There are many things to consider when thinking about investing in a metal roof. In addition to Choosing A Contractor and Choosing The Best Material, which we cover in other articles, here are some other helpful tips from the experts:
Are Metal Roofs Allowed?
Before you start getting quotes for a new metal roof, make sure your municipality and Home Owners Association (HOA) allow them. For various reasons, some community organizations don’t allow metal roofing to be installed on a new or existing home within its jurisdiction.
Check With Your Insurance
Many insurance companies offer discounts in the neighborhood of 30% on your homeowners insurance if your home is protected by a qualified metal roof. Weather-related durability is the driving factor. Coastal areas prone to hurricanes, cold-weather regions with heavy annual snowfall and fire-prone areas (modern metal roofs such as aluminum standing seam have a class “A” or UL Class 4 fire retardant ratings) are all good candidates for metal roofs. And that savings may be something to consider when thinking about how much you want to pay for a roof.
Consider The Long-Term Savings
In addition to possible savings on insurance premiums, it’s wise to figure in other savings a metal roof provides when considering your roofing choice or budget. Industry studies report metal roofs reflect solar radiant heat, which can reduce cooling costs by 10 to 25 percent. In climates where cooling costs are higher than heating costs, coating a metal roof with a shiny or granular coating can maximize the reflective capacity of the roof and improve energy savings.
Get A Complete Quote
Estimates can vary as much in their scope as they can in their price. Make sure you get a complete quote from prospective contractors to avoid surprises later on. Your quote should include:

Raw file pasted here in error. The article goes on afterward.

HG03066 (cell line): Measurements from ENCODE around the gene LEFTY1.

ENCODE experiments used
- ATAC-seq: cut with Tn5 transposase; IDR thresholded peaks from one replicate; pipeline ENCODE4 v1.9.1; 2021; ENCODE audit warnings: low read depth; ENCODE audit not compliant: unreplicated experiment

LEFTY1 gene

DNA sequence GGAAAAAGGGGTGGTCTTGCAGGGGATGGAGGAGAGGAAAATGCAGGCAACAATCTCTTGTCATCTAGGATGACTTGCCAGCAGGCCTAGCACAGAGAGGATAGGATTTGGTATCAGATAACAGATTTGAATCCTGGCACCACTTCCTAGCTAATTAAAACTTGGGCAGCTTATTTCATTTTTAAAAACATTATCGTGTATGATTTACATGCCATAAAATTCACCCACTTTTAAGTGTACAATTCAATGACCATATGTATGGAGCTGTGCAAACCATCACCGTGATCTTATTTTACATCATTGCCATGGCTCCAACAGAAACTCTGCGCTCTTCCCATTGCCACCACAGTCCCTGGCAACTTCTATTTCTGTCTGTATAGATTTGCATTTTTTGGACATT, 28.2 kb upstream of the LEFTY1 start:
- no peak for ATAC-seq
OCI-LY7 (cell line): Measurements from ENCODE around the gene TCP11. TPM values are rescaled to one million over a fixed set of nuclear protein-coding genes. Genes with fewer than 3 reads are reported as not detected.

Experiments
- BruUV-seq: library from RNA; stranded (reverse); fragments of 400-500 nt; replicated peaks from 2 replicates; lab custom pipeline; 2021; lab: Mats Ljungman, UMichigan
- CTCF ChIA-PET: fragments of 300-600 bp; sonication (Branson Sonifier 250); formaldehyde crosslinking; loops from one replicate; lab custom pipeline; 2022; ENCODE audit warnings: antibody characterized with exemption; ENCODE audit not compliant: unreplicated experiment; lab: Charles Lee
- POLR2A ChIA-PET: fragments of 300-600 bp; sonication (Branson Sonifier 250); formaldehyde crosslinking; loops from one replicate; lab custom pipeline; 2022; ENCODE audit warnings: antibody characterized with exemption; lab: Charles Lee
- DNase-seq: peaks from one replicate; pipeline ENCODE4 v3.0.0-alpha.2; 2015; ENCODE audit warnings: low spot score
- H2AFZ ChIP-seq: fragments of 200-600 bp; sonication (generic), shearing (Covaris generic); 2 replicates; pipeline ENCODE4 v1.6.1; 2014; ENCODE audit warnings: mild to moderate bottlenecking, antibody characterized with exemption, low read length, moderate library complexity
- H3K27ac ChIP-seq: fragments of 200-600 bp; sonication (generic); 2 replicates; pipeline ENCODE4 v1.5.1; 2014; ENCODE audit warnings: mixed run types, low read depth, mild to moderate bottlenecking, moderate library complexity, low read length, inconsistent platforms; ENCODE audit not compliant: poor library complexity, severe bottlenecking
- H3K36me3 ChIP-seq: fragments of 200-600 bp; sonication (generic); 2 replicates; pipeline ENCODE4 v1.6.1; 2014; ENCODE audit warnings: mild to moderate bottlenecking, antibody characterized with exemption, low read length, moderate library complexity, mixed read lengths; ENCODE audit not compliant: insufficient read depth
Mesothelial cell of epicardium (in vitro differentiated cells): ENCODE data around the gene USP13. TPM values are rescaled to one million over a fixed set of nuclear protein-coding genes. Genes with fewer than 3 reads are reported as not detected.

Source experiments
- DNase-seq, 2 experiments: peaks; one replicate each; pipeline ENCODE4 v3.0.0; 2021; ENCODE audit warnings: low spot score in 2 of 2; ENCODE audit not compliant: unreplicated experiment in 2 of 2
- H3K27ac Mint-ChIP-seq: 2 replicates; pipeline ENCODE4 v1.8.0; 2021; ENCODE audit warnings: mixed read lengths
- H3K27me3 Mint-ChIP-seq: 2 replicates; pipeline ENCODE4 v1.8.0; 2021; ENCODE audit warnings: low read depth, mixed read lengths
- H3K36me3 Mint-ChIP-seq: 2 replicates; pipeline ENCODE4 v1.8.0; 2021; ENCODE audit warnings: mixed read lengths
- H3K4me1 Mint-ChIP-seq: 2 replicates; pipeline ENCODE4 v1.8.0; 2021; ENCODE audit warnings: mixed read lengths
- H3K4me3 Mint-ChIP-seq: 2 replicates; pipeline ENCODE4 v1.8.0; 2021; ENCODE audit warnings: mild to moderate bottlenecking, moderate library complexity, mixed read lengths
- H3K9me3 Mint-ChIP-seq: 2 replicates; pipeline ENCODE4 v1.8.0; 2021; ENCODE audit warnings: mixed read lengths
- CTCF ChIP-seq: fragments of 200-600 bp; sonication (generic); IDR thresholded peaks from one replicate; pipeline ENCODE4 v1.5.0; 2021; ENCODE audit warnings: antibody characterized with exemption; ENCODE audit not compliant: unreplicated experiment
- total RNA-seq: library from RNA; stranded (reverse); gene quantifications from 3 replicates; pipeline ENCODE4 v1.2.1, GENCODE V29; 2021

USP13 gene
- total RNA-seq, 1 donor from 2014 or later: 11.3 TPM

- A full scope of the work to be completed
- Roof specs:
- Square footage
- Number of flashings/penetrations
- Material costs (include quantity and size):
- Fasteners (rivets, screws, etc.)
- Decking (plywood, etc.)
- Flashings, RoofBoots
- Sealants, tape
- Other materials (drip edge, gutters, etc.)
- Labor costs:
- Tear-off cost per hour + number of hours to complete tear-off
- Installation cost per hour + number of hours to complete installation
- Includes panel install, roof deck install, accessory install, drip edge install, and other added materials that require time to install
- Available warranties
If a quote is missing one or more of these components, ask the contractor about it.
Don’t Always Take The Lowest Bid
The lowest bid isn’t necessarily the best choice. It may mean the contractor is using sub-par materials or less-qualified workers who require a lower wage. They may be inexperienced with metal roofing and tried to lowball to gain your business. Sometimes, it means they’ve forgotten to include something (which will pop up later).
Not all low bids are bad, however. Sometimes they are a fine option. Perhaps the job just isn’t that complex, and the contractor is very experienced. Or, it could be a smaller business with less overhead than the higher-bid contractor. If someone comes in with a low bid, just do your homework. Check with references, referrals, customer reviews, and the contractor.
Do Not Pay Up Front
While your contractor will need some payment to get the job started, we recommend avoiding anyone who requires to be paid 100% up front. Instead, you should leave 20-30% to be paid upon completion of the job.
Perhaps you skipped over the last few tips because you want to install or repair the roof on your own. While that is an option, it’s not advisable. Safety issues aside, the techniques for installing or repairing metals roofs require specialized skills. If not properly installed, a metal roof (or any roof) will cause hassles and expenses in home and property damage, repair and more.